Sauda Suleiman Amour, was born with defective abdominal wall and liver, part of intestine jutted out of her belly.
A report reveals that a teenager who loved with her vital organs outside her body for 19 years was saved by doctors.
The girl, Sauda Suleiman Amour, was born with a defective abdominal wall. He liver and a part of her intestine jutted out of her belly, only covered by a thin layer.
Sufferers are usually operated on within hours of birth - but Sauda only had two failed operations when she was five years old.
According to a report published in MailOnline, Amour dropped out of school four years ago after being tormented by bullied who mocked her for looking pregnant coupled with her fear of having her lump knocked by someone.
Surgeons had to stretch her abdomen - using air for two weeks and using Botox to relax the muscles before they could put her organs back inside.
Sauda, from Tanzania, went to SRM Institutes of Medical Sciences (SIMS) Hospital, Chennai, India, for the operation, and is now recovering at home.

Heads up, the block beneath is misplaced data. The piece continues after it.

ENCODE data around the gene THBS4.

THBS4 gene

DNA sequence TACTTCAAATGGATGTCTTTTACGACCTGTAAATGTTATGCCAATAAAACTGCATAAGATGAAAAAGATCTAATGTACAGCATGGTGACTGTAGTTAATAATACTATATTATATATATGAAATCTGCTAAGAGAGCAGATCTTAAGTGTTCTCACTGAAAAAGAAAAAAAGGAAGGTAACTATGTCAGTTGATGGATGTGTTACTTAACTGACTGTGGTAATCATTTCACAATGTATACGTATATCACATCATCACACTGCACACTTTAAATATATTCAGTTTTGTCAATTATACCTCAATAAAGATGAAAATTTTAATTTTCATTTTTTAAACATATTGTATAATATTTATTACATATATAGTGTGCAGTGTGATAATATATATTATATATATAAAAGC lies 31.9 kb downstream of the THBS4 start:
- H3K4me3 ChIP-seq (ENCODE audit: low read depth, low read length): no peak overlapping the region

Speaking about it, Dr Radhakrishna Patta, director and senior consultant, said that the girl could not go to school or play outside because of the football-sized structure jutting outside her abdomen.
Sauda's pouch of organs is known as a large or 'giant' omphalocele. The condition affects about one in every 5,400 babies born every year in the US.
During development in the womb, the baby's abdominal organs - which can include the intestines, liver and other organs grow abnormally in an independent transparent tissue sac outside the belly button.
In the early weeks of a pregnancy, parts of the digestive system actually grow outside of the baby's body cavity in a normal pregnancy.
But these parts of its body are supposed to return to the belly by the eleventh week of gestation.
However, Sauda's liver never made it back into her body.
'When we saw her, we were aghast to see the entire liver outside the abdomen just covered by a layer of unhealthy skin,' said Dr Patta.
The condition left Sauda's vital organs vulnerable with little protection from physical damage or infection.
The doctors instituted 'pre-operative pneumoperitoneum' by poking a needle into her abdomen and pumping air in, progressively increasing doses over a two week period.'
The procedure saw the doctors gradually inflating Sauda's abdomin using carbon dioxide in stages so that there would be room for the organs that had spent the last 19 years outside her body, till doctors could use a mesh to reinforce the stretched out abdominal wall.